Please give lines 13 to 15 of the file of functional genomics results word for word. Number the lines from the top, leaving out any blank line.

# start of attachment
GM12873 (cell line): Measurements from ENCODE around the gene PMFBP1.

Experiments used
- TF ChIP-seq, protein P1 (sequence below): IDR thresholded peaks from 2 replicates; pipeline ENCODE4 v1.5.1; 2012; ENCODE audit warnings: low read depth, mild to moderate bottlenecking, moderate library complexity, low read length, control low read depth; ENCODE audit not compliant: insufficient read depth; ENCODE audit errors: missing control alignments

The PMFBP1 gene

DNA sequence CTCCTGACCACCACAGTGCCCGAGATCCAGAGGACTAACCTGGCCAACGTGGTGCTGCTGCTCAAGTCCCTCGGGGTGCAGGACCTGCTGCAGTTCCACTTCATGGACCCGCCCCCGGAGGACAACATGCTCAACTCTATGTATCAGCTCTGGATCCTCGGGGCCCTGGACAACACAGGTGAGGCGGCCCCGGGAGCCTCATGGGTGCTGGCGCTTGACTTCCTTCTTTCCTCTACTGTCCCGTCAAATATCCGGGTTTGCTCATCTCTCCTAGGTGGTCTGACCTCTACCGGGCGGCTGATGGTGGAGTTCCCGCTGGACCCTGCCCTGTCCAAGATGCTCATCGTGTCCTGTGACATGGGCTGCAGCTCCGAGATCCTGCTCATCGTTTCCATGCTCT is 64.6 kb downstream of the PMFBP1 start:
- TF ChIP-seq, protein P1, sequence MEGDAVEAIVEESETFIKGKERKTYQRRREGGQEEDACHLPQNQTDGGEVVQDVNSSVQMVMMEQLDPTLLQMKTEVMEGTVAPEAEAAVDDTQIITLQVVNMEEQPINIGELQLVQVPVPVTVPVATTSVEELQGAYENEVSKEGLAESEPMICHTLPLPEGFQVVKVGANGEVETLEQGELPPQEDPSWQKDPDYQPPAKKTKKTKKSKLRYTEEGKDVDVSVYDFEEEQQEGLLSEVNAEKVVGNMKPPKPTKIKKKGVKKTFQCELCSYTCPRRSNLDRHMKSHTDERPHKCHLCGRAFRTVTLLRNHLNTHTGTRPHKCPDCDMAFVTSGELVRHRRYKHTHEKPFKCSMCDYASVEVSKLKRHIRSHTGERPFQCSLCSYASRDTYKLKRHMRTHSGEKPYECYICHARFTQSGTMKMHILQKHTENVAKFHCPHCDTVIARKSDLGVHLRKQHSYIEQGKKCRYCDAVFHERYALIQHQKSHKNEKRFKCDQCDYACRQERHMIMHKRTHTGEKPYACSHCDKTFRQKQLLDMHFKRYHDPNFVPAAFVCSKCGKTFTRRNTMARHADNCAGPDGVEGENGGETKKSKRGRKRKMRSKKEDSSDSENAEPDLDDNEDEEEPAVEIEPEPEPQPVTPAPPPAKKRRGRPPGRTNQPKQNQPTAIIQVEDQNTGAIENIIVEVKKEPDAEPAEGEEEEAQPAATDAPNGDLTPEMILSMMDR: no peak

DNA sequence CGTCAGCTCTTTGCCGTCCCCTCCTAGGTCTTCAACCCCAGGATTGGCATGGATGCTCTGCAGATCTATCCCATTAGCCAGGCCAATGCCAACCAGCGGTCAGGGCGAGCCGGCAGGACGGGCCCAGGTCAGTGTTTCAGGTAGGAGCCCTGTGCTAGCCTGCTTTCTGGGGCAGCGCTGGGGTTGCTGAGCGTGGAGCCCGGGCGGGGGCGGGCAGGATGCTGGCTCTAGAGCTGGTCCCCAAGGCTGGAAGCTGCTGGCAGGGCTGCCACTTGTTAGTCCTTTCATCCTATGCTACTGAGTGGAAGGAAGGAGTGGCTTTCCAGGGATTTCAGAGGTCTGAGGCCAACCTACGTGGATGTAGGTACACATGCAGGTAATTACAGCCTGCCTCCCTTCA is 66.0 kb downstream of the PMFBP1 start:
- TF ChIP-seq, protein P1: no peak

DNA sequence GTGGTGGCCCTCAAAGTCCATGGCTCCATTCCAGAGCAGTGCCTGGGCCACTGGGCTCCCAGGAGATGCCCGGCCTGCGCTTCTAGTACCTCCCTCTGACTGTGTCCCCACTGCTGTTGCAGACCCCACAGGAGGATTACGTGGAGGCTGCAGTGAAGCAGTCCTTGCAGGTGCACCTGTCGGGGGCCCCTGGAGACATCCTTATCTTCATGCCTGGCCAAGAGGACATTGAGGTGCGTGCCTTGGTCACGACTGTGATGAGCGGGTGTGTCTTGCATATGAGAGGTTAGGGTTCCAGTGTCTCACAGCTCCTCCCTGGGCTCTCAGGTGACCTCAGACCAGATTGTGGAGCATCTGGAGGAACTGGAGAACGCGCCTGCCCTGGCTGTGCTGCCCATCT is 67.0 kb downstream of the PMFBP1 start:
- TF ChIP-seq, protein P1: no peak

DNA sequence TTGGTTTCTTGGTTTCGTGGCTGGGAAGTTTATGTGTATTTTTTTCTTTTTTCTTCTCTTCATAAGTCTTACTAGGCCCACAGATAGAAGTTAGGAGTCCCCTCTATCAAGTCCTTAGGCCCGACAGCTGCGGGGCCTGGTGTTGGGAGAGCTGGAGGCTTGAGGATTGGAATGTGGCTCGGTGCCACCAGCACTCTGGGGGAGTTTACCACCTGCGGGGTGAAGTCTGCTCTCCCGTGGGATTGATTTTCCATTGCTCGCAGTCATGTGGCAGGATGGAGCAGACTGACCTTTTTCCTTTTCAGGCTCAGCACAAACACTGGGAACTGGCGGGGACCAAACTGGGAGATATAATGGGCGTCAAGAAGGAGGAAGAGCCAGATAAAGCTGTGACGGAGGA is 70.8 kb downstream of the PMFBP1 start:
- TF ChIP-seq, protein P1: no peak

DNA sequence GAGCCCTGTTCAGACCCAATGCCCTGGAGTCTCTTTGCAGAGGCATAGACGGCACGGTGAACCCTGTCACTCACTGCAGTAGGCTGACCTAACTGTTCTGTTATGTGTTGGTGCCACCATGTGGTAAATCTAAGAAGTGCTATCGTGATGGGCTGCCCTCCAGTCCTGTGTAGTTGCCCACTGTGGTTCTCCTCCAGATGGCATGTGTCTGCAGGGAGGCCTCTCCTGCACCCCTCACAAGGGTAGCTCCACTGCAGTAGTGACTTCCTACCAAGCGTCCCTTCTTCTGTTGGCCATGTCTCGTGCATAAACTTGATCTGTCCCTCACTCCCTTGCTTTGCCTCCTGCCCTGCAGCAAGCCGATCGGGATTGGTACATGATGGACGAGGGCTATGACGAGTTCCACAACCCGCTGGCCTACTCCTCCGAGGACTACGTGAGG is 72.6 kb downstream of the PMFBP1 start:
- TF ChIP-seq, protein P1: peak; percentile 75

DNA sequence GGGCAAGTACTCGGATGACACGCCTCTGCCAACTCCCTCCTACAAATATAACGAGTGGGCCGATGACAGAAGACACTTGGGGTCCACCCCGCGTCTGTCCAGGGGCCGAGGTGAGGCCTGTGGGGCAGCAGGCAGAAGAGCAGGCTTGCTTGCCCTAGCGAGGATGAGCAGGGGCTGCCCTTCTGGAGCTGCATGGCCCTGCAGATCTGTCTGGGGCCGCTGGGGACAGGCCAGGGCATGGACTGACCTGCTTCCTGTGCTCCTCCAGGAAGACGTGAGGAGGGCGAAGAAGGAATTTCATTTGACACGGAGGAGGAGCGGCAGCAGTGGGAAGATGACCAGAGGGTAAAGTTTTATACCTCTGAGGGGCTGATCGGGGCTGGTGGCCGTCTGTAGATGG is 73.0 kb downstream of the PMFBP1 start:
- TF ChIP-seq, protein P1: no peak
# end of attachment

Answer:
DNA sequence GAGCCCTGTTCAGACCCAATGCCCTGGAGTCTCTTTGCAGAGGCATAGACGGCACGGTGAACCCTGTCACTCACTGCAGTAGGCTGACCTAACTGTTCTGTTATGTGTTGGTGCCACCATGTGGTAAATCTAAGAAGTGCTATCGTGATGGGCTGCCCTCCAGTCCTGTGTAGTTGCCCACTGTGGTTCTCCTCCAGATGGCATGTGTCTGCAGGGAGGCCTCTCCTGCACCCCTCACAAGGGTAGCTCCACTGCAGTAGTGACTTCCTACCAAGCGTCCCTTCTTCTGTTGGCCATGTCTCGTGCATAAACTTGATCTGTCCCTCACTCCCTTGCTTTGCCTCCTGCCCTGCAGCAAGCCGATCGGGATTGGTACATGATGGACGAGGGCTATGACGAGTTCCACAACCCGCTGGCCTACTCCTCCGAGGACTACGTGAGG is 72.6 kb downstream of the PMFBP1 start:
- TF ChIP-seq, protein P1: peak; percentile 75

DNA sequence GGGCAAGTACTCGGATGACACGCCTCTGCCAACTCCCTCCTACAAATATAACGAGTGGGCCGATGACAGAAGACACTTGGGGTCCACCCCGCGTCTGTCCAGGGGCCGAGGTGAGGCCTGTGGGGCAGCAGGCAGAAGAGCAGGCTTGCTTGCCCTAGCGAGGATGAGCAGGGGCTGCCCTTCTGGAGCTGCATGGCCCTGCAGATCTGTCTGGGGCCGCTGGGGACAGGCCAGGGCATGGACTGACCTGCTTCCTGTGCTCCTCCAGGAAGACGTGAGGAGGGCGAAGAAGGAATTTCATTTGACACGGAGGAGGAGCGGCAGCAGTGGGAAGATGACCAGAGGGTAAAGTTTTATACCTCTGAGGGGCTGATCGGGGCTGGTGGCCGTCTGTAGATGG is 73.0 kb downstream of the PMFBP1 start: